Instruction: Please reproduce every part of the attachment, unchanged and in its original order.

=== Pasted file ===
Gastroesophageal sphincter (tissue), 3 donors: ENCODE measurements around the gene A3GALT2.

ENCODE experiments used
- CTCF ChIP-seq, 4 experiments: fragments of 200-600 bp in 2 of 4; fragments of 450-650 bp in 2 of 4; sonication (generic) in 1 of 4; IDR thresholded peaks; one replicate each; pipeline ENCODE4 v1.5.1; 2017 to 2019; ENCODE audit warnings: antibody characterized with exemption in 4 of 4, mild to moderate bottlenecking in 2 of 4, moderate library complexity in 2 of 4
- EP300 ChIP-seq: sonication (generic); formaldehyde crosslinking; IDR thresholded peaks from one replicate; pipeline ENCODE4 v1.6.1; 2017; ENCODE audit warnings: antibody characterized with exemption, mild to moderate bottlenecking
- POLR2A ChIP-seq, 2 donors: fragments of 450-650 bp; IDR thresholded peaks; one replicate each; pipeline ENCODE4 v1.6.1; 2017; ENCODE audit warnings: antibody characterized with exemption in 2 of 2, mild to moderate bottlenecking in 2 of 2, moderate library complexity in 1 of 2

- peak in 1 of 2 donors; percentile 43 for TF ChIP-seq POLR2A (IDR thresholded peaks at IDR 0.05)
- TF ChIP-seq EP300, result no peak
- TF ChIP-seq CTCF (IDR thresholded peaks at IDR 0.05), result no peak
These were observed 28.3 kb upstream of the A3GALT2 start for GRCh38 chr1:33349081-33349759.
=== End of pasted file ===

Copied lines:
Gastroesophageal sphincter (tissue), 3 donors: ENCODE measurements around the gene A3GALT2.

ENCODE experiments used
- CTCF ChIP-seq, 4 experiments: fragments of 200-600 bp in 2 of 4; fragments of 450-650 bp in 2 of 4; sonication (generic) in 1 of 4; IDR thresholded peaks; one replicate each; pipeline ENCODE4 v1.5.1; 2017 to 2019; ENCODE audit warnings: antibody characterized with exemption in 4 of 4, mild to moderate bottlenecking in 2 of 4, moderate library complexity in 2 of 4
- EP300 ChIP-seq: sonication (generic); formaldehyde crosslinking; IDR thresholded peaks from one replicate; pipeline ENCODE4 v1.6.1; 2017; ENCODE audit warnings: antibody characterized with exemption, mild to moderate bottlenecking
- POLR2A ChIP-seq, 2 donors: fragments of 450-650 bp; IDR thresholded peaks; one replicate each; pipeline ENCODE4 v1.6.1; 2017; ENCODE audit warnings: antibody characterized with exemption in 2 of 2, mild to moderate bottlenecking in 2 of 2, moderate library complexity in 1 of 2

- peak in 1 of 2 donors; percentile 43 for TF ChIP-seq POLR2A (IDR thresholded peaks at IDR 0.05)
- TF ChIP-seq EP300, result no peak
- TF ChIP-seq CTCF (IDR thresholded peaks at IDR 0.05), result no peak
These were observed 28.3 kb upstream of the A3GALT2 start for GRCh38 chr1:33349081-33349759.